Country music superstar Zach Bryan issued a warning for fans — Don’t touch his guitar.
Bryan said he took one interaction “personal” when his beloved instrument was nearly snatched from his hands by an overzealous fan.
Footage captured Bryan, 27, walk through the crowd at Albany’s MVP Arena on May 26, where he held the guitar in front of him before the show’s encore.
An unidentified woman then grabbed Bryan’s guitar and refused to let go for a brief moment as the singer asked his security team to “get her out of here.”
“I give J-45’s out at a lot of concerts,” Bryan said. “The one in my hands when this happened was mine, my sweet ol’ gal, we’ve been everywhere together and written every song in the last few years together. Took it personal, but nothing against whoever wound up getting kicked out.”
The “Something in the Orange” singer often gifts a signed version of the acoustic Gibson J-45 guitar, which roughly costs $3,000, to a random audience member during his concerts.
“I don’t mind people being respectful and trying to touch me or the guitar, but if you try to rip it out of my hands I promise I’ll rip you out of whatever venue we’re at, respectfully, of course,” Bryan added.
Bryan, one of country music’s hottest acts, sold out his “The Burn, Burn, Burn” tour in 30 seconds, which will feature a two-night gig at NYC’s Forest Hills Stadium in June.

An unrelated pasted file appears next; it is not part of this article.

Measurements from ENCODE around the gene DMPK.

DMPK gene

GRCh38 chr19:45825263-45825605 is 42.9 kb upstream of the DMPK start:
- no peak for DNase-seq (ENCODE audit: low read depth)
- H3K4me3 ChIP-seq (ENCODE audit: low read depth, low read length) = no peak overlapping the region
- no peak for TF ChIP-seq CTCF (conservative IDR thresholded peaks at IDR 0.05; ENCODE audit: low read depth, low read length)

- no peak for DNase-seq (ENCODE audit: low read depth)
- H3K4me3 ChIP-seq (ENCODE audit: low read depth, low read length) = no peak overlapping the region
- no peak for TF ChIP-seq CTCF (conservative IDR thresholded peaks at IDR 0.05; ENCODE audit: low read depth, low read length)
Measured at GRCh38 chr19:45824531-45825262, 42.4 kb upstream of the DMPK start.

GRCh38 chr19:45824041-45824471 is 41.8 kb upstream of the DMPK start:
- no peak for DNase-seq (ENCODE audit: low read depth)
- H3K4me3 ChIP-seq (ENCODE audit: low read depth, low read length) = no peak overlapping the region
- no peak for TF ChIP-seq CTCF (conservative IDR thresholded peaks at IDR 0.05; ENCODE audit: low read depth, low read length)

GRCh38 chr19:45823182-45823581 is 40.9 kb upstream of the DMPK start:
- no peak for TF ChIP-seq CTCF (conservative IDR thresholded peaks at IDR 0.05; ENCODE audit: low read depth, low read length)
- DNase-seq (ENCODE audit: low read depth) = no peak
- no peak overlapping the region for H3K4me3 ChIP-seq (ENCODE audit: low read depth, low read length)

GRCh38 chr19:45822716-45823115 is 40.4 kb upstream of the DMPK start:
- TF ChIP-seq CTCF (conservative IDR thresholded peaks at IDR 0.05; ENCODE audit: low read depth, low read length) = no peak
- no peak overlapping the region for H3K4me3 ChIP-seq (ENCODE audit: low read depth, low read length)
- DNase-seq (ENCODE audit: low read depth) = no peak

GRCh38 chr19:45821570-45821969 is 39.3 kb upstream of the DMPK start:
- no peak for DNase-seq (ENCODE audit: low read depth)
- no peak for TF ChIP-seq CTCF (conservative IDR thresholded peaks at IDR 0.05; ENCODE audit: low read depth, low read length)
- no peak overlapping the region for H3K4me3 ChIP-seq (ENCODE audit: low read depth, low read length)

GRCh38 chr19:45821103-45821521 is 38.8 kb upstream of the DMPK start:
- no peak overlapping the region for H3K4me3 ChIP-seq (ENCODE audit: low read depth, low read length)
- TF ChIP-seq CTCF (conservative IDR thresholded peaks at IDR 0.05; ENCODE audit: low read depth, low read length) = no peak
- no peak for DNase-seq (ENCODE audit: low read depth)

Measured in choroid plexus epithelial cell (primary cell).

“I didn’t care about selling out the tour in thirty seconds, I cared about people getting reasonably priced tickets,” Bryan said in February. “We sold all the tickets in 3 waves to actual fans, we hired teams to limit bots, and we sacrificed a lot of personal things to give real people, real seats. Thank you guys so, so much.”
He made waves in the ticketing world when he called out Ticketmaster’s pricing system last year before releasing a live album titled, “All My Homies Hate Ticketmaster.”
The Oklahoma native vowed to make his current tour prices as “cheap as possible to prove to people tickets don’t have to cost $450 to see a good and honest show.”
Bryan sold his tickets through ticket outlet AXS rather than through Ticketmaster and listed the stubs between $40 and $130.
“Seems there is a massive issue with fair ticket prices to live shows lately. I have met kids at my shows who have paid upwards of four-hundred bucks to be there and I’m done with it,” Bryan said.
“I am so tired of people saying things can’t be done about this massive issue while huge monopolies sit there stealing money from working-class people.”
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